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Thread: extracting late

  1. #1
    Join Date
    Feb 2007
    Location
    Granby, CT
    Posts
    547

    Default extracting late

    I was running late on my beekeeping chores and I have over 50 suppers of honey that I need to extract. Normally I extract right after I harvest, no need for much heat in my honey house. The temps are in the 20-30 and I don't keep the heat on on the honey house so the the honey on the supper is really cold.
    I do have a propane wall heater and I can rent a kerosene heater from Home Depot.
    How long should I keep the heat on before I can start extracting.
    Any advice will be appreciated.

    Thanks Gilman

  2. #2
    Join Date
    Feb 2007
    Location
    owensboro,ky
    Posts
    2,240

    Default

    "Any advice will be appreciated".....dont use a kerosine heater. if not in perfect trim it will leave a taste in your honey. propane or electric would be a better choice. try the camping supplies at wal-mart for propane ones. good luck,mike
    "Wine is a constant proof that God loves us and loves to see us happy" Ben Franklin

  3. #3
    Join Date
    Jun 2008
    Location
    Sacramento,California,USA
    Posts
    3,622

    Default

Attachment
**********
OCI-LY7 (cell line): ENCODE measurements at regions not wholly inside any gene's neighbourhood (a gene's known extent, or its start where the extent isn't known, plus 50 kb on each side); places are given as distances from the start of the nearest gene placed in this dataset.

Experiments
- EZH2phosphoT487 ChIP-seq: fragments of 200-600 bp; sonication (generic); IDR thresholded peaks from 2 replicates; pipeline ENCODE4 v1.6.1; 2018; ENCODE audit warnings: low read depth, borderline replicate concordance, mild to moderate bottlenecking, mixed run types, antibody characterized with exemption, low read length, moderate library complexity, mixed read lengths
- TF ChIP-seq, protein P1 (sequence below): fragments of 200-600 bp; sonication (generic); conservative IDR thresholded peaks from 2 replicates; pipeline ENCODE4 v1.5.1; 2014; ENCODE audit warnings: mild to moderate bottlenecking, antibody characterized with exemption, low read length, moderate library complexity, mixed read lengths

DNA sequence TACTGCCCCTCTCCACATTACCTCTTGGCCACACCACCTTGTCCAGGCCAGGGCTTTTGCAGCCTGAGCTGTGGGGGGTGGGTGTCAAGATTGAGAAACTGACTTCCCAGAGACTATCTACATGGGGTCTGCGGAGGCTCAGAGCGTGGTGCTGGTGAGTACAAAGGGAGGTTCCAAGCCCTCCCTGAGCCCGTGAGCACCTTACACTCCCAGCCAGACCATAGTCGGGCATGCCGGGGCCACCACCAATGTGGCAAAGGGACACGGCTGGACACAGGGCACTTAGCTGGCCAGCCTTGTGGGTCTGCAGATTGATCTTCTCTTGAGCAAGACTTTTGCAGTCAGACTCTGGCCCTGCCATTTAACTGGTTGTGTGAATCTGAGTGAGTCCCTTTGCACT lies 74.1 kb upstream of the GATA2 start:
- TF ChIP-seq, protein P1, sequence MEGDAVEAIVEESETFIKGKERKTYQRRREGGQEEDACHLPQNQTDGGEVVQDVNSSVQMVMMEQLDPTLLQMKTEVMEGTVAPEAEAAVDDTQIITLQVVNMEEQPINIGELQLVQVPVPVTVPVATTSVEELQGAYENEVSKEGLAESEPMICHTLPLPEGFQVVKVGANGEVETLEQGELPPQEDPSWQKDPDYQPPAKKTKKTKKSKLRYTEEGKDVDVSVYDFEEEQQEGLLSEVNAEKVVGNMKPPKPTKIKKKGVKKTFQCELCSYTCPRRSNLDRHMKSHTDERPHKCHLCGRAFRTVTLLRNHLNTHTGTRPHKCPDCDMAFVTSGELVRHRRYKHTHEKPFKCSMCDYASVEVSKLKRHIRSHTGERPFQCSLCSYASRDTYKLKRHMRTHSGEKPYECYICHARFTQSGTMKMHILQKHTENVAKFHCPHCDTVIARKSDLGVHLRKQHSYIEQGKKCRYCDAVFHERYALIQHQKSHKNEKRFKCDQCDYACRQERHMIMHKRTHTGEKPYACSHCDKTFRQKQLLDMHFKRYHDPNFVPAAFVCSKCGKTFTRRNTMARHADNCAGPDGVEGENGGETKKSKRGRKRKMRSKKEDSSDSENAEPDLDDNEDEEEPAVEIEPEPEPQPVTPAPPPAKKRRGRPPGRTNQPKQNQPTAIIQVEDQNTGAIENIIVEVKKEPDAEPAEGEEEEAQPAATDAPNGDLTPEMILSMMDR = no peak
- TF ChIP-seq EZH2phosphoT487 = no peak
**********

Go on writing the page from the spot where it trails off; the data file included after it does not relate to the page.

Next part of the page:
if the temps are in the 20-30 range thru the winter, at least under 40, so that the combs pretty much stay frozen all year, then you might want to leave them until a little warmer weather in the spring as they will be frozen and won't sugar crystalize.
    “When one tugs at a single thing in nature, he finds it attached to the rest of the world.” – John Muir

  4. #4
    Join Date
    Jan 2005
    Location
    Southern Oregon
    Posts
    1,162

    Default

    I would recommend a dry heat source and a really good air circulation fan. The supers at the tops of the stacks can get too warm and melt before the bottom ones are warm if the hot air is not circulated. A nice toasty honey room can be pleasant when it is to cold to do much else.
    John B Jacob www.oldsolbees.com

  5. #5
    Join Date
    Dec 2006
    Location
    Sparta, Tennessee
    Posts
    2,136

    Default

    Quote Originally Posted by RayMarler View Post
    if the temps are in the 20-30 range thru the winter, at least under 40, so that the combs pretty much stay frozen all year, then you might want to leave them until a little warmer weather in the spring as they will be frozen and won't sugar crystalize.
    I agree with Ray, I would leave them until spring, unless you want to pay for the heat to get them to the point you can extract them. I put those supers in plastic bags to keep them clean, etc.

  6. #6
    Join Date
    Feb 2007
    Location
    Granby, CT
    Posts
    547

    Default thanks

    Thank you all
    I am using 2 propane heaters and a fan. It is working very well, much easier than I thought.
    I will be done in 2 days.
    I will not be working tomorrow, we have SNEBA meeting, it will be very interesting.
    I cant wait to hear Kirk Webster speak.

    Thanks again Gilman

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